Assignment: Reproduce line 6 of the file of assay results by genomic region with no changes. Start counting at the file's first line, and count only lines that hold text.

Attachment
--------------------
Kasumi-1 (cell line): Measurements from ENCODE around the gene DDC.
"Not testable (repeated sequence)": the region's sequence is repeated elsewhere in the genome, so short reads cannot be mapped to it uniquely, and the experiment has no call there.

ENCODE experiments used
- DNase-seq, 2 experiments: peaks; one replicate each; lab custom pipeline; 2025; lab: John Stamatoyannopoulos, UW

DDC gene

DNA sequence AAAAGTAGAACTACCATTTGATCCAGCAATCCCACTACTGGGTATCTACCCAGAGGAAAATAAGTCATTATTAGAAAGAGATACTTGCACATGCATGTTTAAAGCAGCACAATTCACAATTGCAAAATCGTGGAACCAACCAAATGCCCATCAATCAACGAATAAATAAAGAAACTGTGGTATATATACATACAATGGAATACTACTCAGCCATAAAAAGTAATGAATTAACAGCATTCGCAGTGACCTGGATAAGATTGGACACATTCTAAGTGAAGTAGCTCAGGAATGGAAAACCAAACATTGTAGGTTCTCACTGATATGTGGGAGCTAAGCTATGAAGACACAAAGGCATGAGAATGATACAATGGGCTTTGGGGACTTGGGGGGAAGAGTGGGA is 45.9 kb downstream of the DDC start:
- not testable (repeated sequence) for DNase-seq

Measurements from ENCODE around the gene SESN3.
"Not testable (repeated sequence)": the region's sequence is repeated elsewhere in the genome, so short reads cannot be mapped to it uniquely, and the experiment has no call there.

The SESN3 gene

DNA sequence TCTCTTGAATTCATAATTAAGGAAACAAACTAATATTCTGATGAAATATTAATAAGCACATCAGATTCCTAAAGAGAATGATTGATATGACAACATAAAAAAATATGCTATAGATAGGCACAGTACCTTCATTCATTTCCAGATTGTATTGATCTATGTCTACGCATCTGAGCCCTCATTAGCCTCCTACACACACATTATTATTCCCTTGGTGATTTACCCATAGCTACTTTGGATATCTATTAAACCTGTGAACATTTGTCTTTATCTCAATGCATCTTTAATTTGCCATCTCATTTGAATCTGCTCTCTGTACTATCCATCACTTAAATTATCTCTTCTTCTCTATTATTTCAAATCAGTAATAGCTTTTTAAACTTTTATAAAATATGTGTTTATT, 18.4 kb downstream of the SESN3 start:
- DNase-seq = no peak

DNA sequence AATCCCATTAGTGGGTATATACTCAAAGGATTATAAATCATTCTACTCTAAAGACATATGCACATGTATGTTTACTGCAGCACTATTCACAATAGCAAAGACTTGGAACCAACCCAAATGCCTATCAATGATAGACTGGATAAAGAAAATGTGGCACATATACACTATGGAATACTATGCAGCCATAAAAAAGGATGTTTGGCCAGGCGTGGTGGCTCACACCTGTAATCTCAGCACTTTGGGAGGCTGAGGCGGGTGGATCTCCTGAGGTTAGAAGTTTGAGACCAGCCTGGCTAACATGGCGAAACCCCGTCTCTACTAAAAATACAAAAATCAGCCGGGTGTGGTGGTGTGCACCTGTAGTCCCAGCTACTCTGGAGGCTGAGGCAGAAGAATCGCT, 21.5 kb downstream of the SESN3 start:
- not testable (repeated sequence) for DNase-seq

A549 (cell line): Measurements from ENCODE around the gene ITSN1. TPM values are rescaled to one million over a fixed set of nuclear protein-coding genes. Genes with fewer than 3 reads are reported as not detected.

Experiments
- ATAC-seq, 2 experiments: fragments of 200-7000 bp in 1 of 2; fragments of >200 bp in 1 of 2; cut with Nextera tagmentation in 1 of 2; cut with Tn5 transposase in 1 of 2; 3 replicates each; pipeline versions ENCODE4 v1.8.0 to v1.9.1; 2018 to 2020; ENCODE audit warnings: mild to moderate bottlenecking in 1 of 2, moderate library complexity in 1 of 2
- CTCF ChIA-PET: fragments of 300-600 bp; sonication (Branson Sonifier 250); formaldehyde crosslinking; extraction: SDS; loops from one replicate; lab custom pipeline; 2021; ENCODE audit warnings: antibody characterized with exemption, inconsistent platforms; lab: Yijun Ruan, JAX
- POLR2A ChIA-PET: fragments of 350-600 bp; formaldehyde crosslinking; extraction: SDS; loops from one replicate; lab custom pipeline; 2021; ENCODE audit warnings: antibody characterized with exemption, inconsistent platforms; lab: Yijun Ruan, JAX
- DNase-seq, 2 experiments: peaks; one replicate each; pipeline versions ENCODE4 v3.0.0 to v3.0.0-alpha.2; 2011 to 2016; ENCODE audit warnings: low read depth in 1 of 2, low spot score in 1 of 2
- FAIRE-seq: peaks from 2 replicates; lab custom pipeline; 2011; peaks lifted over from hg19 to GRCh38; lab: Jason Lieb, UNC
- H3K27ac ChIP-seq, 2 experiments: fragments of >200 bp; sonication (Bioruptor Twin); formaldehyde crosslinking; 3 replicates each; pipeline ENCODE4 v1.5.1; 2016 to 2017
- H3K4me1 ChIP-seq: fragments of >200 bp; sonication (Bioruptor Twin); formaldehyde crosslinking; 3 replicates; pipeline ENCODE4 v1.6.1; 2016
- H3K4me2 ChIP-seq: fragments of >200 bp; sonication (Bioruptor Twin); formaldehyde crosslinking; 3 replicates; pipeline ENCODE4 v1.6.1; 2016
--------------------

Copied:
DNA sequence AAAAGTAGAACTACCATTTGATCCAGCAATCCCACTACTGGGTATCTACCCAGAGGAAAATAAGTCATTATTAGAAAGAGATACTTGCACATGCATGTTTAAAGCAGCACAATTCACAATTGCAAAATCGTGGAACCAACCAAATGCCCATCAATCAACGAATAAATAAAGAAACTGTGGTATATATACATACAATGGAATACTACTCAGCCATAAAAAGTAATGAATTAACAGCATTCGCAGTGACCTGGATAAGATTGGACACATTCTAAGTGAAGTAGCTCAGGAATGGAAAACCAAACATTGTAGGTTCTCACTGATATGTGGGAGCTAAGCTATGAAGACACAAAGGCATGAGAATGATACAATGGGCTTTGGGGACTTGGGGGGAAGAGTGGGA is 45.9 kb downstream of the DDC start: